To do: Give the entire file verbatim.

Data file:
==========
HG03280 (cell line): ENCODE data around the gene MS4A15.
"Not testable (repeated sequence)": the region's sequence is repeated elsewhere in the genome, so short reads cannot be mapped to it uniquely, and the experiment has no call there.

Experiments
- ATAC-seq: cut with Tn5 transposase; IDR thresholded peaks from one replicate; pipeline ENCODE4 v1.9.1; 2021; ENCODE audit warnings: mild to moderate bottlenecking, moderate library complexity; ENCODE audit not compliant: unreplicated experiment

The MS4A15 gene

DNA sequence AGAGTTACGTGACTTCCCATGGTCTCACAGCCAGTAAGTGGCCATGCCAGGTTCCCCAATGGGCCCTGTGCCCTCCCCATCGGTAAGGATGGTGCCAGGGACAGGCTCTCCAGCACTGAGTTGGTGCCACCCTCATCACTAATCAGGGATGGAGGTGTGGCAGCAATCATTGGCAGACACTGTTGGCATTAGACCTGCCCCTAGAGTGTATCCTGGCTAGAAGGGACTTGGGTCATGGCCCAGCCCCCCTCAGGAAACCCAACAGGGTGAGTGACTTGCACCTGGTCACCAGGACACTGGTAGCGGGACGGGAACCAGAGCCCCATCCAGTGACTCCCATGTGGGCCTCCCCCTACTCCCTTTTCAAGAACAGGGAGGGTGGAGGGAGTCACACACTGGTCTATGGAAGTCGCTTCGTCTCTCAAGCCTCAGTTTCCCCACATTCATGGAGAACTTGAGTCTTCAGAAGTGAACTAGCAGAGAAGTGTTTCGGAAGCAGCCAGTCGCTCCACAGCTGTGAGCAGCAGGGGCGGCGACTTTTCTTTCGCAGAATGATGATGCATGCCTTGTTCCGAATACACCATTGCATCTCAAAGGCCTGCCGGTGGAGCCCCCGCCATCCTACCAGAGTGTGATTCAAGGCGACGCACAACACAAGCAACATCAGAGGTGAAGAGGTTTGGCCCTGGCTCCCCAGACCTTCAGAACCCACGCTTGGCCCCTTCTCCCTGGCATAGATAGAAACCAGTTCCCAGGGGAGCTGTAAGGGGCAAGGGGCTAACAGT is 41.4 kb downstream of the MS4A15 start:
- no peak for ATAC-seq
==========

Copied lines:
HG03280 (cell line): ENCODE data around the gene MS4A15.
"Not testable (repeated sequence)": the region's sequence is repeated elsewhere in the genome, so short reads cannot be mapped to it uniquely, and the experiment has no call there.

Experiments
- ATAC-seq: cut with Tn5 transposase; IDR thresholded peaks from one replicate; pipeline ENCODE4 v1.9.1; 2021; ENCODE audit warnings: mild to moderate bottlenecking, moderate library complexity; ENCODE audit not compliant: unreplicated experiment

The MS4A15 gene

DNA sequence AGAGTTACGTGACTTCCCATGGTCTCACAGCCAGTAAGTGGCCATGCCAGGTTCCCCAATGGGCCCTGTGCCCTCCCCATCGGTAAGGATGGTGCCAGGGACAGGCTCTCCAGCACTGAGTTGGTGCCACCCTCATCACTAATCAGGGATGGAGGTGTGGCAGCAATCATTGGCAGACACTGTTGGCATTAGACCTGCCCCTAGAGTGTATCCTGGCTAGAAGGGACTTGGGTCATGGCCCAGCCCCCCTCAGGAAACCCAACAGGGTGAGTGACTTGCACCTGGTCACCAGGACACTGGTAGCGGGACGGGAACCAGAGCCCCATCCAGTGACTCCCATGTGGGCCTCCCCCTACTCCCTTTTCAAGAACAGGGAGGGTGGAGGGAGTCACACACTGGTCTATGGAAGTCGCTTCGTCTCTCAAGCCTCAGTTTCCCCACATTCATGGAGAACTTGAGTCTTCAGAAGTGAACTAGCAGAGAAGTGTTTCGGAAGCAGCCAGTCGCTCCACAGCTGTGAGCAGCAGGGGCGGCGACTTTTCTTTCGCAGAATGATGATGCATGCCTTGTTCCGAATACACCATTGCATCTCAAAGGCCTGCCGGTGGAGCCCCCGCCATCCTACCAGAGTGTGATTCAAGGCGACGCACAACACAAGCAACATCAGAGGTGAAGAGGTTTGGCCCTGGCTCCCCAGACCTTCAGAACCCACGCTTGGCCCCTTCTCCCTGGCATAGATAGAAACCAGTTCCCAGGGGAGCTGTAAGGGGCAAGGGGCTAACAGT is 41.4 kb downstream of the MS4A15 start:
- no peak for ATAC-seq